# Introduction#

This section gives an introduction to the Magpylib API. More detailed information and practical examples how to use Magpylib can be found in the example galleries. The package documentation is found in the Module Index.

## The idea behind Magpylib#

Magpylib provides fast and accurate magnetostatic field computation based on analytical solutions to permanent magnet and current problems. The field computation is coupled to a position and orientation interface that makes it easy to work with relative object positioning. The idea behind the main object oriented interface is:

1. Sensors, magnets, currents, etc. are created as Python objects with defined position and orientation in a global coordinate system.

2. After initialization, the Magpylib objects can easily be manipulated, grouped, moved around and displayed graphically using Matplotlib or Plotly 3D plotting.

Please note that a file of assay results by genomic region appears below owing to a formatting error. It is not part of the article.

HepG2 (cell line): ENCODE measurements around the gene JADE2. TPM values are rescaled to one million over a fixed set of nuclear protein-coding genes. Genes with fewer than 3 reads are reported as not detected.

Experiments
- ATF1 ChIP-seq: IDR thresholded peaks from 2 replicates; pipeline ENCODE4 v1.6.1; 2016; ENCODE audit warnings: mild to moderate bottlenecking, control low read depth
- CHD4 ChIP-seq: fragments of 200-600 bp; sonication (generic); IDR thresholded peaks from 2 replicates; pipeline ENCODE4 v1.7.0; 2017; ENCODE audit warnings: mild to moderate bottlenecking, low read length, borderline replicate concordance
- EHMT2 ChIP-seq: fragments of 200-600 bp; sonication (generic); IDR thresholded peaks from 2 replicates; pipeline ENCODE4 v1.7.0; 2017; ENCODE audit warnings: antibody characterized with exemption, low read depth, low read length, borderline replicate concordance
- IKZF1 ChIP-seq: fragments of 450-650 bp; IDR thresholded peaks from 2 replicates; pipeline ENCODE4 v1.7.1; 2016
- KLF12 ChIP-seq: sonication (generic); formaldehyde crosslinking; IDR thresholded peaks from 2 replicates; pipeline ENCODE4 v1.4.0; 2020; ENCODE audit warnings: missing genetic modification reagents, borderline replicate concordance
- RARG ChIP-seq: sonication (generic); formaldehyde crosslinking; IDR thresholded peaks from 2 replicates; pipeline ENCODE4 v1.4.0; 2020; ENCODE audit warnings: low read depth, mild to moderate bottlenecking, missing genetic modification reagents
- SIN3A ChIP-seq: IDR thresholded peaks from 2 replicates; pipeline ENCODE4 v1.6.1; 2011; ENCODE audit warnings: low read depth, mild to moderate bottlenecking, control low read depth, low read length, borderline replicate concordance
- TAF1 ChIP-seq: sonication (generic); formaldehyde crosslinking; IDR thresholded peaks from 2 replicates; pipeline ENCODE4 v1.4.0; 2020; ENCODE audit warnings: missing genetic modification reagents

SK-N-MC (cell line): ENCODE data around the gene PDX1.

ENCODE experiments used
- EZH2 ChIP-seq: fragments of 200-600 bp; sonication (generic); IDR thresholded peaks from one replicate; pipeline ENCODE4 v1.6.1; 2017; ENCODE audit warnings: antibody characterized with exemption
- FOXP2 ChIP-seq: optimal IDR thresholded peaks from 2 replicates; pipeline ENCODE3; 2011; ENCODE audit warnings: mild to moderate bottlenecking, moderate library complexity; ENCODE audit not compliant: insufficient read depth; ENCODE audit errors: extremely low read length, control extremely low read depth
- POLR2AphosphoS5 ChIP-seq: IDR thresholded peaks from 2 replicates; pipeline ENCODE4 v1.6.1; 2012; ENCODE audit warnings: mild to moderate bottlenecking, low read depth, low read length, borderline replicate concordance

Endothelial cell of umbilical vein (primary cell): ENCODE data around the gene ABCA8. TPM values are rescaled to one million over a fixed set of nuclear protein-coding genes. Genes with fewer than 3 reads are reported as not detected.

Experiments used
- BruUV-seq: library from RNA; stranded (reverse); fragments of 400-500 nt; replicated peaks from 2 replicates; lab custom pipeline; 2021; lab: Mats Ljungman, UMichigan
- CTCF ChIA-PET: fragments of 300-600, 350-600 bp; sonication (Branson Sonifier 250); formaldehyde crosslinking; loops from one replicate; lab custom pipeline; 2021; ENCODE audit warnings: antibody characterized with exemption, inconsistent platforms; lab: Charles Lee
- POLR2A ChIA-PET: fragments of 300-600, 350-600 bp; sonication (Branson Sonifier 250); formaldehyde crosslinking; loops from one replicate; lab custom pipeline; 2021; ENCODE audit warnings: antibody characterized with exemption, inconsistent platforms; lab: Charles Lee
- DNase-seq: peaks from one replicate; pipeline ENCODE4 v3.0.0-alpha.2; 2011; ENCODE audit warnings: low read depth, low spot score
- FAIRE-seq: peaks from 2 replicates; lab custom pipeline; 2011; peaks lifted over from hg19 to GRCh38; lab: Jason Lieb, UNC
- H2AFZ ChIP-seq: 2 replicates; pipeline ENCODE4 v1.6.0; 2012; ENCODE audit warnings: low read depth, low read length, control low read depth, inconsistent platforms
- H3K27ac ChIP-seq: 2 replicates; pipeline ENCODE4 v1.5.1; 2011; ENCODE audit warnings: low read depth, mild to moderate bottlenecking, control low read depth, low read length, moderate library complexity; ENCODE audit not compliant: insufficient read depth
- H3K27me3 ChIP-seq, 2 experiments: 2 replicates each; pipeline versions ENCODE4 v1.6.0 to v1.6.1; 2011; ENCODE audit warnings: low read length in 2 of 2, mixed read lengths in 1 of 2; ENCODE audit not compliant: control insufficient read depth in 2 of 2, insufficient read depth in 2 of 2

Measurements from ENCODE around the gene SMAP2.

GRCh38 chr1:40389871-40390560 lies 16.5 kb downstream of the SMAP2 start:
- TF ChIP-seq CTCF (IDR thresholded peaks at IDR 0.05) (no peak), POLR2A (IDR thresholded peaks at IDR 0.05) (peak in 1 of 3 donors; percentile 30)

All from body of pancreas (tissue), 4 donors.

3. When all objects are set up, the magnetic field generated by the source objects is computed at the observer objects.

The following example code outlines this functionality:

import numpy as np
import matplotlib.pyplot as plt
import magpylib as magpy

# 1. define sources and observers as objects
cube = magpy.magnet.Cuboid(magnetization=(0,0,100), dimension=(1,1,1))
loop = magpy.current.Loop(current=5, diameter=3, position=(0,0,-3))
sensor = magpy.Sensor(position=(0,0,2), style_size=1.8)

# 2. move objects and display graphically
sensor.rotate_from_rotvec((0,0,225), degrees=True)
cube.position = np.linspace((-3,0,0), (3,0,0), 50)
loop.move(np.linspace((0,0,0), (0,0,6), 50), start=0)

magpy.show(loop, cube, sensor, backend='plotly', animation=2, style_path_show=False)

# 3. compute field at sensor (and plot with Matplotlib)
B = sensor.getB(cube, loop, sumup=True)

plt.plot(B, label=['Bx', 'By', 'Bz'])
plt.legend()
plt.grid(color='.8')
plt.show()